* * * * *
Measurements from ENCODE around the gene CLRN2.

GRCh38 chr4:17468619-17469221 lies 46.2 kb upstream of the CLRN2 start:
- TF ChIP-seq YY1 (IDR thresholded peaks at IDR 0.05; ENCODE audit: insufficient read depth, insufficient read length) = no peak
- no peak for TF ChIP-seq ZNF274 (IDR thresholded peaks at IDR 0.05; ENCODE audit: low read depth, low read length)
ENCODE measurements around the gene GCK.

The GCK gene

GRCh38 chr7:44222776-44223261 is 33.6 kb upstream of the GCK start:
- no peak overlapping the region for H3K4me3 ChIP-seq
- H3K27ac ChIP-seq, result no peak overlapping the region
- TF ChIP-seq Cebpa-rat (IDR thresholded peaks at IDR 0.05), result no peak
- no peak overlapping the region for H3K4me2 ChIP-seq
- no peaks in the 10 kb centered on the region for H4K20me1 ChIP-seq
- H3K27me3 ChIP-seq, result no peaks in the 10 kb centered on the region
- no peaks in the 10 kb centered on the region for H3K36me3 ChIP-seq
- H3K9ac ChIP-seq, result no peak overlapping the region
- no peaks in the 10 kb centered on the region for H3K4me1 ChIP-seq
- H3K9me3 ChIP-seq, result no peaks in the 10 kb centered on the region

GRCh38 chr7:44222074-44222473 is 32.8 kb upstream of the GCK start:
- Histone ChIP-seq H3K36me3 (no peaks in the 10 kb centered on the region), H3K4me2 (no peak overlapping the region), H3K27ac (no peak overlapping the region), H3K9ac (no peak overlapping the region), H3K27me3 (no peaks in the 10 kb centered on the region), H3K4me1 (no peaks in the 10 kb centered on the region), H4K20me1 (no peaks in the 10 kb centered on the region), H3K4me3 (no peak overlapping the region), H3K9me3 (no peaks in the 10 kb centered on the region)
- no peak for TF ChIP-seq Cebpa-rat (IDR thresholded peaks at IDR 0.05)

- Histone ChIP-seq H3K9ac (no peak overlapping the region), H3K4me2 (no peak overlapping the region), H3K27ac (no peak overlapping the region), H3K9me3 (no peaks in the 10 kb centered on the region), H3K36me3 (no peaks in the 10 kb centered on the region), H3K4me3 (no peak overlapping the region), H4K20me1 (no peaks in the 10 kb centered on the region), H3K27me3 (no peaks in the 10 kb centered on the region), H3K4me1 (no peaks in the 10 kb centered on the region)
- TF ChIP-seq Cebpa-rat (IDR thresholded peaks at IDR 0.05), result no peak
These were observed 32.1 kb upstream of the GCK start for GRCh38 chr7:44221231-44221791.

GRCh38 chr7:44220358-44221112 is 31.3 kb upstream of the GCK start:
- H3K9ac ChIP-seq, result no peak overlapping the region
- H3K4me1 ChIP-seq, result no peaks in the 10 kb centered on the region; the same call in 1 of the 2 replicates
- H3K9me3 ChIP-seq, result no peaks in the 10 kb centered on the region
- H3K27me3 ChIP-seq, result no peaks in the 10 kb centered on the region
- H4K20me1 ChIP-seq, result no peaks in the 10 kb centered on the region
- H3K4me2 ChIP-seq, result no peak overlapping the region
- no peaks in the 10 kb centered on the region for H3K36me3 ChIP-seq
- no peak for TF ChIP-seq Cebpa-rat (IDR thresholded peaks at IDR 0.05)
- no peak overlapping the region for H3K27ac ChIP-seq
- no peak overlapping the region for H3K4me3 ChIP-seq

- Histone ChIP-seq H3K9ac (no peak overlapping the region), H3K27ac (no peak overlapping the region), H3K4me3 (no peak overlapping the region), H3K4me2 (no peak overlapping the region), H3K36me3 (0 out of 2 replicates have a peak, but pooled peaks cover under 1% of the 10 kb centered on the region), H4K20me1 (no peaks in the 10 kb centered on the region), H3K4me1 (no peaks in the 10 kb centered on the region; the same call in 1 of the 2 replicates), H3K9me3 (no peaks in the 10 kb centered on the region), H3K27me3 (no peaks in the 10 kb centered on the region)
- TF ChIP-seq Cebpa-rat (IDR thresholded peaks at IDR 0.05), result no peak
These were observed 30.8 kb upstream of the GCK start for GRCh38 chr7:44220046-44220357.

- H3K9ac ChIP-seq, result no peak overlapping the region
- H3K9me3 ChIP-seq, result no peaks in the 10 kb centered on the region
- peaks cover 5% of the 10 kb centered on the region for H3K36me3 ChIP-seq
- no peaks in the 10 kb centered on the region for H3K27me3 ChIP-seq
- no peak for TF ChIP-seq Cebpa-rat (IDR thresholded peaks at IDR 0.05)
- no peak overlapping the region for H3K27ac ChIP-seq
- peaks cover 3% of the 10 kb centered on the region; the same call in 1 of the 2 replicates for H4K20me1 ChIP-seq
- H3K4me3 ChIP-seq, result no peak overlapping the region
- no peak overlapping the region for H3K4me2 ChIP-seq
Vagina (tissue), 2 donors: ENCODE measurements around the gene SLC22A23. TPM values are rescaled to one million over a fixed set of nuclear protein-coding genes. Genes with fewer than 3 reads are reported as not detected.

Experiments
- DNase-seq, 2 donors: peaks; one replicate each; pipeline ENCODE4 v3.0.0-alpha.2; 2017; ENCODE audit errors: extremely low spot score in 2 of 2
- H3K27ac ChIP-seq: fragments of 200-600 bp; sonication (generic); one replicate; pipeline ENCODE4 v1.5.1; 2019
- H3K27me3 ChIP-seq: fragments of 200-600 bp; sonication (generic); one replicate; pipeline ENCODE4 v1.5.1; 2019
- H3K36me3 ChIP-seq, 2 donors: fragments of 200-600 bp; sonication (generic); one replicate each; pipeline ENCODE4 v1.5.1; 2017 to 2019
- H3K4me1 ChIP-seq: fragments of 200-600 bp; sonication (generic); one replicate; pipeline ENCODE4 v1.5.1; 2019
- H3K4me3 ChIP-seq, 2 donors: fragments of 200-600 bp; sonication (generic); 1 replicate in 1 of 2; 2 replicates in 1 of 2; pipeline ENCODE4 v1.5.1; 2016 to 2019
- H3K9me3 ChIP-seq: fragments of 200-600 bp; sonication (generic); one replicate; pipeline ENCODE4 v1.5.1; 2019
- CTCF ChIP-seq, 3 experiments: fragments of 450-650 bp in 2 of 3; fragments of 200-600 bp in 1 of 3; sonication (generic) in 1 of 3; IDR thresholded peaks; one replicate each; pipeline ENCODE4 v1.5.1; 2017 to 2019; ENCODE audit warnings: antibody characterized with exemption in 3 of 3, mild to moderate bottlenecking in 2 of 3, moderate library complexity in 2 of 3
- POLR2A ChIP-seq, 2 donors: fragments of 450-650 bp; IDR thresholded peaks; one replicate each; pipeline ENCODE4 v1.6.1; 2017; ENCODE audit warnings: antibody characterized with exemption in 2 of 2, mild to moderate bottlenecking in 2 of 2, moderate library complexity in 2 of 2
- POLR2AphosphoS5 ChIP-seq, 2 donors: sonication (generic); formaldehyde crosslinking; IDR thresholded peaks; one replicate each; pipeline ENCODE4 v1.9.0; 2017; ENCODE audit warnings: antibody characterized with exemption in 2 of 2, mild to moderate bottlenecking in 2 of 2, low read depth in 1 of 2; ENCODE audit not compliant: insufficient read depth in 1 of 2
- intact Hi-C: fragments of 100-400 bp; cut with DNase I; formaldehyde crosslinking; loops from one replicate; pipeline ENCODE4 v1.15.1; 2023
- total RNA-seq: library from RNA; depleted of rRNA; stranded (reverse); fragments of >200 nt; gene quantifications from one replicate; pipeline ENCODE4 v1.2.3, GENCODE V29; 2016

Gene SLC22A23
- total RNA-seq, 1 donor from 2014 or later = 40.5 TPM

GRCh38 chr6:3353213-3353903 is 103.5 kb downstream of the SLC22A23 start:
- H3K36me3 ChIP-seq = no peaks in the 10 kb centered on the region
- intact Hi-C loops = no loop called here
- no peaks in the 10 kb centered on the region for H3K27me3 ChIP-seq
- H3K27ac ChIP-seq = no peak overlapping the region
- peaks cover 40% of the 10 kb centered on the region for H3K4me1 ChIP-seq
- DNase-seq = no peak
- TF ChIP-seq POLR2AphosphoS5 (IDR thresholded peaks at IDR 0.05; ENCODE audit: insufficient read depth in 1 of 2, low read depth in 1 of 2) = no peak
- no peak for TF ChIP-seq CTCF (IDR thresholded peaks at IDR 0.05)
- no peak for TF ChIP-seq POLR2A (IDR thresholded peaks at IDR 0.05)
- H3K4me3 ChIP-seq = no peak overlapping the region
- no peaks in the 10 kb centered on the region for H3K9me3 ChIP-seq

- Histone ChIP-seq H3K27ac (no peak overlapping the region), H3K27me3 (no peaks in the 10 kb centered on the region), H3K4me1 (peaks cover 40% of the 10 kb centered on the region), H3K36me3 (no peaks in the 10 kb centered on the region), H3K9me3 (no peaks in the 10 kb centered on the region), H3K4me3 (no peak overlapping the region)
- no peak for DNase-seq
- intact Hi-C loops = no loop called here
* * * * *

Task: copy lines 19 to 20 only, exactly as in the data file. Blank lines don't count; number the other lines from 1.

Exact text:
- Histone ChIP-seq H3K36me3 (no peaks in the 10 kb centered on the region), H3K4me2 (no peak overlapping the region), H3K27ac (no peak overlapping the region), H3K9ac (no peak overlapping the region), H3K27me3 (no peaks in the 10 kb centered on the region), H3K4me1 (no peaks in the 10 kb centered on the region), H4K20me1 (no peaks in the 10 kb centered on the region), H3K4me3 (no peak overlapping the region), H3K9me3 (no peaks in the 10 kb centered on the region)
- no peak for TF ChIP-seq Cebpa-rat (IDR thresholded peaks at IDR 0.05)